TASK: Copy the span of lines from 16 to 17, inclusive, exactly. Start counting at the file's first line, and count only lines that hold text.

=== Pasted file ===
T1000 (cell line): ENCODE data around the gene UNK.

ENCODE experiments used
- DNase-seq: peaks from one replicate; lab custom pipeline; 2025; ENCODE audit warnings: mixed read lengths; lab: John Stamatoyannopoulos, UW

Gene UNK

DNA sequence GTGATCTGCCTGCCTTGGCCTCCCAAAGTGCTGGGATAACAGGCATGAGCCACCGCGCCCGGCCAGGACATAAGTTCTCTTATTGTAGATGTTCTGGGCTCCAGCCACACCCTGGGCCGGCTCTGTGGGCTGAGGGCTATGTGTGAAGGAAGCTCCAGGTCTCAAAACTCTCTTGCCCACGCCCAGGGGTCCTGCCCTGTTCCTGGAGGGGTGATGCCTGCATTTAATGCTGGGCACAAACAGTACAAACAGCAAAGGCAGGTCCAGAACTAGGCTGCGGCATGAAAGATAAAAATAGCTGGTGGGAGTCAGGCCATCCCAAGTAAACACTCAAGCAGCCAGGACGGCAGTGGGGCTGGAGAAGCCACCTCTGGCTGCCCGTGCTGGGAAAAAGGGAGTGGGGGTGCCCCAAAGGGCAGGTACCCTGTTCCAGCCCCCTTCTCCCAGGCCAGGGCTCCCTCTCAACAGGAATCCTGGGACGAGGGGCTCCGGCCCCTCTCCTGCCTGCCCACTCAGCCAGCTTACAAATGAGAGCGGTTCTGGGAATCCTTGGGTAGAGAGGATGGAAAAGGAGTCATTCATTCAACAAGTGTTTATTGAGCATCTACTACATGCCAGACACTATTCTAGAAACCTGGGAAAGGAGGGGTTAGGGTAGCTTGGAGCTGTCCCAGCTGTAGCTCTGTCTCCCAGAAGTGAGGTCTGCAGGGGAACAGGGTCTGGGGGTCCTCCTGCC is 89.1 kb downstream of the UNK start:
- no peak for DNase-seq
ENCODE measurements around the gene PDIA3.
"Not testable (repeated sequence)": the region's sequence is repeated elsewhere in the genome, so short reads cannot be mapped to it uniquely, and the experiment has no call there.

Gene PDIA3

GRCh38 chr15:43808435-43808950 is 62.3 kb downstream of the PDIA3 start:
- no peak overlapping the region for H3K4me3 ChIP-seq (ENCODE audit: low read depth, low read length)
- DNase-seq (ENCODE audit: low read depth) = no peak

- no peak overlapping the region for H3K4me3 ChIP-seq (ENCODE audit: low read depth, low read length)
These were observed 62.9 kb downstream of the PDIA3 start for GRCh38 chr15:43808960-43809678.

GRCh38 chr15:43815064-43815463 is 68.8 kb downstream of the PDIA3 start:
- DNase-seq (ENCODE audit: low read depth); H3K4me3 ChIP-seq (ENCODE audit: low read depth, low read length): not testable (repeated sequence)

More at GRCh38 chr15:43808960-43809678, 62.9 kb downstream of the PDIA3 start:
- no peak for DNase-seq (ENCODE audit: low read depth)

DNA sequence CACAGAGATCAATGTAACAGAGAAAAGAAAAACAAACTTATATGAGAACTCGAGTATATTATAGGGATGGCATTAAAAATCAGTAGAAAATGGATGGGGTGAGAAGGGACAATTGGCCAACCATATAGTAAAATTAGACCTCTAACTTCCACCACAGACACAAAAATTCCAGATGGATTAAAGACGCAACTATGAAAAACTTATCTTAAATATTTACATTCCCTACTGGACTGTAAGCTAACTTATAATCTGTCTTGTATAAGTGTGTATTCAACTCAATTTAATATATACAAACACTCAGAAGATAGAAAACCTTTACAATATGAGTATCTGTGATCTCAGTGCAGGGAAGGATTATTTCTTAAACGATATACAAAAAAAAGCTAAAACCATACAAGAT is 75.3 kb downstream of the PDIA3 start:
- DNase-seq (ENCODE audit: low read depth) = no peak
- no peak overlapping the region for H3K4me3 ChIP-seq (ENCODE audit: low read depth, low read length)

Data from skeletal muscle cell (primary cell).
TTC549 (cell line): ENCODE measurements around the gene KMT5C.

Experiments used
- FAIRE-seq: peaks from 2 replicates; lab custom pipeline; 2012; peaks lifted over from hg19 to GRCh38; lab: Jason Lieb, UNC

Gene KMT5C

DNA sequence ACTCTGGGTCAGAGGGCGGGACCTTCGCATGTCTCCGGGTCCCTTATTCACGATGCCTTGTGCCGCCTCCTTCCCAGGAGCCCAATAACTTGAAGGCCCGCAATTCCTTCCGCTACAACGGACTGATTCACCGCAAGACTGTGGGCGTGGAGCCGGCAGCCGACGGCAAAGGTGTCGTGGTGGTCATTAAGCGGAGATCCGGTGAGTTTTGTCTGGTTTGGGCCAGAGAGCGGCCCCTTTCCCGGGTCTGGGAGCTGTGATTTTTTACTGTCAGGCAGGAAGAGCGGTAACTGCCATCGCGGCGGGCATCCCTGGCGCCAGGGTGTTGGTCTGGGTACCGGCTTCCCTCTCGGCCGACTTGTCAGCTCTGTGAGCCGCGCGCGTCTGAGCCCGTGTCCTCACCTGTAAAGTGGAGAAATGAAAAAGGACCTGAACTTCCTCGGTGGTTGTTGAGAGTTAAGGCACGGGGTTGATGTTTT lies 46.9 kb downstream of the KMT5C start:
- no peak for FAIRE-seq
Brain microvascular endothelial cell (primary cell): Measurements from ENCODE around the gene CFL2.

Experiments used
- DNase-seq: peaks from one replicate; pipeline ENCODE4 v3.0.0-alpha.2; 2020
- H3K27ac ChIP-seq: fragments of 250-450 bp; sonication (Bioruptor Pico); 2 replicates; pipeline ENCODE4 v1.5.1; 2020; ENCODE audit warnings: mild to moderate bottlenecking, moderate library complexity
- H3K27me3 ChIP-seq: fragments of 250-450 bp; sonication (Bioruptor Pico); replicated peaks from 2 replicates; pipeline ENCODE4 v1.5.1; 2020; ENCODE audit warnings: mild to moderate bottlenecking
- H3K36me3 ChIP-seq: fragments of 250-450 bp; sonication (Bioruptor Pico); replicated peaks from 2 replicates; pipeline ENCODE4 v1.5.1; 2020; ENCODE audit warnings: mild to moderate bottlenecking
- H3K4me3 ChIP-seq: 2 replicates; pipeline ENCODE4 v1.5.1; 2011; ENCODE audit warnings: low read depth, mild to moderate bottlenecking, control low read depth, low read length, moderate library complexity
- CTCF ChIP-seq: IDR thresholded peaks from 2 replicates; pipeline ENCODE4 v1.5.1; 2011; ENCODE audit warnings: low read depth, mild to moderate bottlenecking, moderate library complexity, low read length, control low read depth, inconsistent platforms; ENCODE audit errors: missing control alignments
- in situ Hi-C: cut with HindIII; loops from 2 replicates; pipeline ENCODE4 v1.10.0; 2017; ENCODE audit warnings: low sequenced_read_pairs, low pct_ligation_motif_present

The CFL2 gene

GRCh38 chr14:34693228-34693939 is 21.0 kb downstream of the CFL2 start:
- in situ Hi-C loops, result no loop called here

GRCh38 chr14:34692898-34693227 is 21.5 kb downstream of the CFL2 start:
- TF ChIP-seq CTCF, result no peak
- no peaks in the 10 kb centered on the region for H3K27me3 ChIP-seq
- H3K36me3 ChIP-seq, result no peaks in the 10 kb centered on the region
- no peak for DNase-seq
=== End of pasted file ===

- DNase-seq (ENCODE audit: low read depth); H3K4me3 ChIP-seq (ENCODE audit: low read depth, low read length): not testable (repeated sequence)

More at GRCh38 chr15:43808960-43809678, 62.9 kb downstream of the PDIA3 start: